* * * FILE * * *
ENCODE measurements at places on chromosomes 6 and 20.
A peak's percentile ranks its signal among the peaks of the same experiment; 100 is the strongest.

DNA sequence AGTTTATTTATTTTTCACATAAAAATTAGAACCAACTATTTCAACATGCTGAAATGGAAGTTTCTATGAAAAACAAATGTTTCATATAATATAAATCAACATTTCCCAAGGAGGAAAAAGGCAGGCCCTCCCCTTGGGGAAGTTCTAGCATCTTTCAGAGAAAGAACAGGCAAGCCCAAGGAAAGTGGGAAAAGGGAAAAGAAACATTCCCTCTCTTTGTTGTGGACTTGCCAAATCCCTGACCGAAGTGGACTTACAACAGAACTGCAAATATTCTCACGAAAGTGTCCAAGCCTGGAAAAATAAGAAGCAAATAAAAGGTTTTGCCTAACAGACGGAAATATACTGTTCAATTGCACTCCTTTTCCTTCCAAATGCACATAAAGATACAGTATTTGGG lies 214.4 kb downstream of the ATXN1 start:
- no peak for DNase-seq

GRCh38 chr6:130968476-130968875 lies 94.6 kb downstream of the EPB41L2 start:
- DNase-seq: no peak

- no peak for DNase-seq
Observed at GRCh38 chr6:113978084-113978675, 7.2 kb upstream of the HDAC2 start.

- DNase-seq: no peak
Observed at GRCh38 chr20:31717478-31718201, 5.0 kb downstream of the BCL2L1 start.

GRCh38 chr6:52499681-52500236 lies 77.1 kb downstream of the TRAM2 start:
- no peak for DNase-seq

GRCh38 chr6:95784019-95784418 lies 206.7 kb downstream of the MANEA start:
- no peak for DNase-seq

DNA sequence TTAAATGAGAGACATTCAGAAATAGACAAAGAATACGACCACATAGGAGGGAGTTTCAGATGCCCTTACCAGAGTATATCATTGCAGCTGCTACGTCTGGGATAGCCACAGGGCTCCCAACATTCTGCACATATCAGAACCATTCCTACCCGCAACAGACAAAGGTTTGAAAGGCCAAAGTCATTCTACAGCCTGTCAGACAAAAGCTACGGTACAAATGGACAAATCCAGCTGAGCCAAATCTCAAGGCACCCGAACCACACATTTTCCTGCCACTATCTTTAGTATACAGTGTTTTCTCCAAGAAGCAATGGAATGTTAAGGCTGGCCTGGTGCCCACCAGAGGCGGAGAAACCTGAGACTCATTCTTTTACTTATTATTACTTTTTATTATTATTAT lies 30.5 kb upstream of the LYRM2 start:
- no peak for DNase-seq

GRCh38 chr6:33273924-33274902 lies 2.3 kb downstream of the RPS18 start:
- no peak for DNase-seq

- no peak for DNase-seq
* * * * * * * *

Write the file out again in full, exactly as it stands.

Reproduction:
ENCODE measurements at places on chromosomes 6 and 20.
A peak's percentile ranks its signal among the peaks of the same experiment; 100 is the strongest.

DNA sequence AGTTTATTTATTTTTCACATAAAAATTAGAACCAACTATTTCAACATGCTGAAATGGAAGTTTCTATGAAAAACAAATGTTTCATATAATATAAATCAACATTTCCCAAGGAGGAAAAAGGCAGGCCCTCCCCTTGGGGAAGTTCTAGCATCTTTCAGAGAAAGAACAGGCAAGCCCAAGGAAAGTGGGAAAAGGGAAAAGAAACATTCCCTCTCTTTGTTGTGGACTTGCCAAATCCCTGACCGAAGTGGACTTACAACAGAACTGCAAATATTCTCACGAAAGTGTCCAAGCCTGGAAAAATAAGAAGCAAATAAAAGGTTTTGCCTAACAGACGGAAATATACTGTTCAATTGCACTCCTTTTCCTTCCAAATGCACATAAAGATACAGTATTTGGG lies 214.4 kb downstream of the ATXN1 start:
- no peak for DNase-seq

GRCh38 chr6:130968476-130968875 lies 94.6 kb downstream of the EPB41L2 start:
- DNase-seq: no peak

- no peak for DNase-seq
Observed at GRCh38 chr6:113978084-113978675, 7.2 kb upstream of the HDAC2 start.

- DNase-seq: no peak
Observed at GRCh38 chr20:31717478-31718201, 5.0 kb downstream of the BCL2L1 start.

GRCh38 chr6:52499681-52500236 lies 77.1 kb downstream of the TRAM2 start:
- no peak for DNase-seq

GRCh38 chr6:95784019-95784418 lies 206.7 kb downstream of the MANEA start:
- no peak for DNase-seq

DNA sequence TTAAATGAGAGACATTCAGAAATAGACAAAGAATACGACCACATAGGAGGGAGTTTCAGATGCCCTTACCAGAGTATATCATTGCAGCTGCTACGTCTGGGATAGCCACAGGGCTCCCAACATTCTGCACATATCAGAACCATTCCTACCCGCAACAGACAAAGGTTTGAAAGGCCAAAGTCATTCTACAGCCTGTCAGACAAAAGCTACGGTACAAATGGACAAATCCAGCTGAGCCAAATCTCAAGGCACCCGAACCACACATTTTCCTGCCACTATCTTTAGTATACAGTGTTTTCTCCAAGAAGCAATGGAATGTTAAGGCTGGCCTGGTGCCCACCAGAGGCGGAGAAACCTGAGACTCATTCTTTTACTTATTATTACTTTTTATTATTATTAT lies 30.5 kb upstream of the LYRM2 start:
- no peak for DNase-seq

GRCh38 chr6:33273924-33274902 lies 2.3 kb downstream of the RPS18 start:
- no peak for DNase-seq

- no peak for DNase-seq